Fire Fighter Charity Success

Charity Service Co-ordinator Ashley Brown (left) and Shropshire and Wrekin Fire Authority chairman Stuart West at one of the textile recycling banks at 17 Shropshire fire stations which have raised more than £6,000 for the Fire Fighters’ Charity.



Shropshire fire crews have smashed their fundraising target for the year by collecting £17,000 in a series of charity events.

They had aimed to raised £9,600 for the Fire Fighters’ Charity over the past 12 months but raised the bar to get an extra £7,400.

Charity Service co-ordinator Ashley Brown praised the fundraising enthusiasm from firefighting colleagues at Shropshire Fire and Rescue Service.

“It has been a fantastic year for both fundraising for the Fire Fighters Charity as well as raising the profile of the services on offer to all members.

“I want to give a massive thank you and well done to everyone involved for all their help and assistance over the past 12 months.“

Off duty firefighters from across the county launched numerous car washes, donated old clothes to textile recycling centres set up at fire stations and ran their own fundraisers.

A total of 19 car washes raised more than £3,000, textile banks at 17 fire stations amassed 28,430kgs of textile for recycling leading to a £6,254 profit while “shop in a box” merchandise sold at county fetes collected £1,000. Individuals raised more with marathons and other charity events.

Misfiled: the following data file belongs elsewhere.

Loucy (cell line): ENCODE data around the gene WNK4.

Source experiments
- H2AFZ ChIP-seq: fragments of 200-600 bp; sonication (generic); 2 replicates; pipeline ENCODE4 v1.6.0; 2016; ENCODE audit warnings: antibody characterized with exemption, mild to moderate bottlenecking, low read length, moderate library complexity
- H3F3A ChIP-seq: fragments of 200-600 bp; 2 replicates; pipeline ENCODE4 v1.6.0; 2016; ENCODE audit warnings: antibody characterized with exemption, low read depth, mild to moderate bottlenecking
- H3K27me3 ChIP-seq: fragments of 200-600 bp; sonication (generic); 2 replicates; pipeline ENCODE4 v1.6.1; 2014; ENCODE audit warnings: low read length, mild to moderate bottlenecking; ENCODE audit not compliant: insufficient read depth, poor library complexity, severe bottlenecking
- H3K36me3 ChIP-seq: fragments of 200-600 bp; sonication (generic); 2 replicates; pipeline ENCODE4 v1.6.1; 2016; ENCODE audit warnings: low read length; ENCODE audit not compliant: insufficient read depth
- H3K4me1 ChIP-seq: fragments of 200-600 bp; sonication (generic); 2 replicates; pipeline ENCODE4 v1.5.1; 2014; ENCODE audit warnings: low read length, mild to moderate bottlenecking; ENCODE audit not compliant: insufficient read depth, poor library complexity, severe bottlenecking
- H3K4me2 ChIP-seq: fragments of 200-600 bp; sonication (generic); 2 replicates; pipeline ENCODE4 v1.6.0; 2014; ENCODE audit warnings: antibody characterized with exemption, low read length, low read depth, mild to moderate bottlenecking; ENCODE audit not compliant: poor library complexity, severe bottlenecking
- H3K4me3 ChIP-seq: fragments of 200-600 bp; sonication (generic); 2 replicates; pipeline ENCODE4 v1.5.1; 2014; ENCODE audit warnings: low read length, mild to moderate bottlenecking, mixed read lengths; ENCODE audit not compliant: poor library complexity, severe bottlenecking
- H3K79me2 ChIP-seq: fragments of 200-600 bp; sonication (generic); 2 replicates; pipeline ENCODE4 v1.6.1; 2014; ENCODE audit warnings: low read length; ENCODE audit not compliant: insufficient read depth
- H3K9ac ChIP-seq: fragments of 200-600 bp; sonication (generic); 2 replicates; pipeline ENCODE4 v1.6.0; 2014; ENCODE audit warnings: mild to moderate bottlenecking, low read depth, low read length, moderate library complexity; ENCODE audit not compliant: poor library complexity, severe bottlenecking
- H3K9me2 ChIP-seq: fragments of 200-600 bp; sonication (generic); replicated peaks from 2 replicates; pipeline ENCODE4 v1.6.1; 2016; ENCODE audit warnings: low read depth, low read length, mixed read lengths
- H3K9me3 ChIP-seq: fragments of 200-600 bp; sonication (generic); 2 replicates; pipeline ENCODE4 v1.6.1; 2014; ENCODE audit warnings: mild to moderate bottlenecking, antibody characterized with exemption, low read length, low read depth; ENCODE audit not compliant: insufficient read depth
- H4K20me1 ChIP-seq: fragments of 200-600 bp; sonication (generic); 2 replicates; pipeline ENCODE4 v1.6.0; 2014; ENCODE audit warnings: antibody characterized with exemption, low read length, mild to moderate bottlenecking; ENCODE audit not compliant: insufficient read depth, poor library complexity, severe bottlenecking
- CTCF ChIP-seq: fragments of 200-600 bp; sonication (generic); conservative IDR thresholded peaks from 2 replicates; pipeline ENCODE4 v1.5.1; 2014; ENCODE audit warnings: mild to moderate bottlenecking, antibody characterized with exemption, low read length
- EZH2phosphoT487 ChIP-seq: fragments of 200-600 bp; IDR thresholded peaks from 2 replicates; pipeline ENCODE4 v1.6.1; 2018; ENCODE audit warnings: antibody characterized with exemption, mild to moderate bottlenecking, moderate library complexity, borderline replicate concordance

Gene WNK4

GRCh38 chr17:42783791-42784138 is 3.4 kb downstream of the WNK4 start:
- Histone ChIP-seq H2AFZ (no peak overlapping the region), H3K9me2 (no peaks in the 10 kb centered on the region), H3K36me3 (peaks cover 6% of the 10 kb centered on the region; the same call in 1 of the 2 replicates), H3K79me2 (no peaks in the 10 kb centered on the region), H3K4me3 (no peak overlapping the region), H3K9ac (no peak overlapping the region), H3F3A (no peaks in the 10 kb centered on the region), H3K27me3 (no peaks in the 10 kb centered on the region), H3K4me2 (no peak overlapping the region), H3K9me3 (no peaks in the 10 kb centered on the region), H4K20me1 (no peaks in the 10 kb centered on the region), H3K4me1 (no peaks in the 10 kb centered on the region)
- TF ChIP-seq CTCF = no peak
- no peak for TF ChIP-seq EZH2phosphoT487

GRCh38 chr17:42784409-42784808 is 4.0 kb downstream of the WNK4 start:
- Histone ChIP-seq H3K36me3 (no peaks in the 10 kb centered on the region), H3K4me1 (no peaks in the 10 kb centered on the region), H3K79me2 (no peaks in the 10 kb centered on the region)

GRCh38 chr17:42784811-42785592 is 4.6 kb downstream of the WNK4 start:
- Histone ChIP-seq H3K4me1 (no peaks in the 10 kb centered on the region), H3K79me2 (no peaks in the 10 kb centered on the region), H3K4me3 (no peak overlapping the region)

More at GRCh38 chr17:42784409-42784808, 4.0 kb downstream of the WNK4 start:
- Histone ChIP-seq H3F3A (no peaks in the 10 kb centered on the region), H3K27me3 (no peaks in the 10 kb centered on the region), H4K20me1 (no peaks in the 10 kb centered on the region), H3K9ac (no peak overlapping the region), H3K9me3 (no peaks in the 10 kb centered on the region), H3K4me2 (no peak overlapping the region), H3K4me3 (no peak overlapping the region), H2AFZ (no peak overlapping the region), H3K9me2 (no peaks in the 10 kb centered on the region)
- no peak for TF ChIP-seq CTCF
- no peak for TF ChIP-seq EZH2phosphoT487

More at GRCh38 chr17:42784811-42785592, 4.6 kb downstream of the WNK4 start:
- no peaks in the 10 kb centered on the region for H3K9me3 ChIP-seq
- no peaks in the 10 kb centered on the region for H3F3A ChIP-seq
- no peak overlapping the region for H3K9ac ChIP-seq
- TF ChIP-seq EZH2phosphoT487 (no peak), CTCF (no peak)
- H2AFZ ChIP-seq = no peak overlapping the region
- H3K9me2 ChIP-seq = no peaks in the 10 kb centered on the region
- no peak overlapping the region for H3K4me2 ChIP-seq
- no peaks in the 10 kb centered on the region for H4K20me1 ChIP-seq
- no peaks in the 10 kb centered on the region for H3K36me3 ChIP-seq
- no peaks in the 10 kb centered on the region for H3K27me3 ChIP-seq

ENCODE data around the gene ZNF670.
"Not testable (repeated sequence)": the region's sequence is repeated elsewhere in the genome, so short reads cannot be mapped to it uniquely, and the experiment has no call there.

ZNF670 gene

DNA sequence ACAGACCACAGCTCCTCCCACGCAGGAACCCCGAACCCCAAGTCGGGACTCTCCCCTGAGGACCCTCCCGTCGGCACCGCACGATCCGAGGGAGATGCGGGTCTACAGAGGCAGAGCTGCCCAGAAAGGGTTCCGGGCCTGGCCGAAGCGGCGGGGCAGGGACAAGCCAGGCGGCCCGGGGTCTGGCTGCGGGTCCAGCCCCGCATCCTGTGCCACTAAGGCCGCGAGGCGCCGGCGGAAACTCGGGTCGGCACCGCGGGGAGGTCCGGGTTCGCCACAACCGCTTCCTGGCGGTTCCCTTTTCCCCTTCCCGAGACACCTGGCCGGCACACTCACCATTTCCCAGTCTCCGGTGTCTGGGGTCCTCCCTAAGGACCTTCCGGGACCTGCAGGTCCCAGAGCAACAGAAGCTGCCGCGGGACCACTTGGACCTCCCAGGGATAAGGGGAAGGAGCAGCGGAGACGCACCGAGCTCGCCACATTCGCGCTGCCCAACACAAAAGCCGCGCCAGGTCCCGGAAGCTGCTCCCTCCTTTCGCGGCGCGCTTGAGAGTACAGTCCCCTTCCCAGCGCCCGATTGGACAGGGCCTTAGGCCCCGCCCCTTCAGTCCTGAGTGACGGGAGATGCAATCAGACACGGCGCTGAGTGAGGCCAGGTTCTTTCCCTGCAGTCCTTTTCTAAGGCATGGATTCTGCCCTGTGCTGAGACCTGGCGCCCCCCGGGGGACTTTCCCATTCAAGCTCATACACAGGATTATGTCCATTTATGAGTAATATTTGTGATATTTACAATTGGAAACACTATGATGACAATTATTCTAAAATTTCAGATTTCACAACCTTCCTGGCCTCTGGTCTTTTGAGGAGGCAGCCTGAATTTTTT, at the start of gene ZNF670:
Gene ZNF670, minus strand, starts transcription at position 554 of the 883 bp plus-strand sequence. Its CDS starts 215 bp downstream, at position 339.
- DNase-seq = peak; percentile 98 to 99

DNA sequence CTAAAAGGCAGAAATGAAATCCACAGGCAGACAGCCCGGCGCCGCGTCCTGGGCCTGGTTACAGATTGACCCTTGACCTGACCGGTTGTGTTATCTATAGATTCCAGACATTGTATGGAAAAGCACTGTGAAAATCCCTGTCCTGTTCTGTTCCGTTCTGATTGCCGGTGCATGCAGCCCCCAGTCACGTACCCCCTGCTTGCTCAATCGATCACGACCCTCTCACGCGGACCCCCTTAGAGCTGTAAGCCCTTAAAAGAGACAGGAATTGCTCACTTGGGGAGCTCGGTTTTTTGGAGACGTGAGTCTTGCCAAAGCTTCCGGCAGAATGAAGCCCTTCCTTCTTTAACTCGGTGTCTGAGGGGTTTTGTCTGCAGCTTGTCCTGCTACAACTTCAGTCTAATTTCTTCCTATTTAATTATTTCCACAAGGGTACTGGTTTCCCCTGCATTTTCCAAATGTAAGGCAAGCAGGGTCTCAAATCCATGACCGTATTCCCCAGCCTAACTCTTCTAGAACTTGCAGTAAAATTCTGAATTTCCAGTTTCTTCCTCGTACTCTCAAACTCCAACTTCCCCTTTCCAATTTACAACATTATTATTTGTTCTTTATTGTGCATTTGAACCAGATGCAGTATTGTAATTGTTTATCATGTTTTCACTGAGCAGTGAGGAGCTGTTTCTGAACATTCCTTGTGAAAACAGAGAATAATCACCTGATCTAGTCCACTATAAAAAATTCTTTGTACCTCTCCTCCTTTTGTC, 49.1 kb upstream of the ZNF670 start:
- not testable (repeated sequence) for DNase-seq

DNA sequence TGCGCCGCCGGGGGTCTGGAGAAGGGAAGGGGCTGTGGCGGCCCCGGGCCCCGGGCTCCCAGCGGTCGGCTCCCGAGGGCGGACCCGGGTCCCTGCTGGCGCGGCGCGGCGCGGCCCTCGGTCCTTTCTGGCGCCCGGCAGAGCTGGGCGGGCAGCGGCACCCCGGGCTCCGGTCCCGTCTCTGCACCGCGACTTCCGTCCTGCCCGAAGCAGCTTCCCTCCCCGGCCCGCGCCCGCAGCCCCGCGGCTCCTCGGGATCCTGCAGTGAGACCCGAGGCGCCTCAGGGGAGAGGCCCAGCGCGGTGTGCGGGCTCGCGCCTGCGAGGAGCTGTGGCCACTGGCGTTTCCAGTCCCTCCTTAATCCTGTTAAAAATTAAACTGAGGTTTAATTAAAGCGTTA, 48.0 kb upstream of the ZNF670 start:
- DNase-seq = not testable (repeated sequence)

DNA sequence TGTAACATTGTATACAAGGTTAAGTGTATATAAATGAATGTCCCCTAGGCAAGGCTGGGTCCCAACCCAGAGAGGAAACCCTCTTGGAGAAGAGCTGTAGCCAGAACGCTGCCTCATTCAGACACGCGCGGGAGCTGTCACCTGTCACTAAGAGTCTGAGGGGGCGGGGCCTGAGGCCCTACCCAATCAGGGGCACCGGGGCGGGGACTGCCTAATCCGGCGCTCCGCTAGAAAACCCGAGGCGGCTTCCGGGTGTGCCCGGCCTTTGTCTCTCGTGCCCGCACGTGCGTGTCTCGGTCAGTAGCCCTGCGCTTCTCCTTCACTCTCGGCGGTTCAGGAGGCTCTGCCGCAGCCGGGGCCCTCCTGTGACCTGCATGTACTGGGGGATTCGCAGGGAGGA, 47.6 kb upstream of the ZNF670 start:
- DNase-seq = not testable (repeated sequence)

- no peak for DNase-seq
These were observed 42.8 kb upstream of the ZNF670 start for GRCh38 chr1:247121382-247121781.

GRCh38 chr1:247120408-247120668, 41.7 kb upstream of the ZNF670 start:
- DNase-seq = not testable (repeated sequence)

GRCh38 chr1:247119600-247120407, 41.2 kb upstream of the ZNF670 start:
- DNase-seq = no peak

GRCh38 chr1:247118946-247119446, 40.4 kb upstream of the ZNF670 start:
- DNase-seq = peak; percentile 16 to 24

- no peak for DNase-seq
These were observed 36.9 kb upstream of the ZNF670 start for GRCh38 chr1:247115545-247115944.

Textile banks were “a great success,” said Ashley who praised Newport Fire Station for being the top recyclers from throughout the county’s 23 fire stations.

Bridgnorth Fire Station were the overall champion charity raisers for the year with £3,867.47 and winners of the Dave Bishton Challenge Shield for 2015-16, an award donated by a former firefighter to the Shropshire fire station raising the most money for charity.

Other top fire stations collected: £2,324.26 (Church Stretton); £1,249.20 (Wellington); £1,192.16 (Shrewsbury fire HQ); £1,150 (Clun).

The Fire Fighters Charity gives respite, recuperation and rehabilitation to sick or injured firefighters and their families.

The charity needs more than £8 million to run national centres around the country. Set up in 1943 to help wounded firefighters and support their families during Word War 2, it is entirely self funding and relies on the goodwill and generosity of donations from members of the public.   

The services which the charity offer are open to all serving operational fire fighters, Fire Control, support staff as well as those who are retired.



29th April, 2016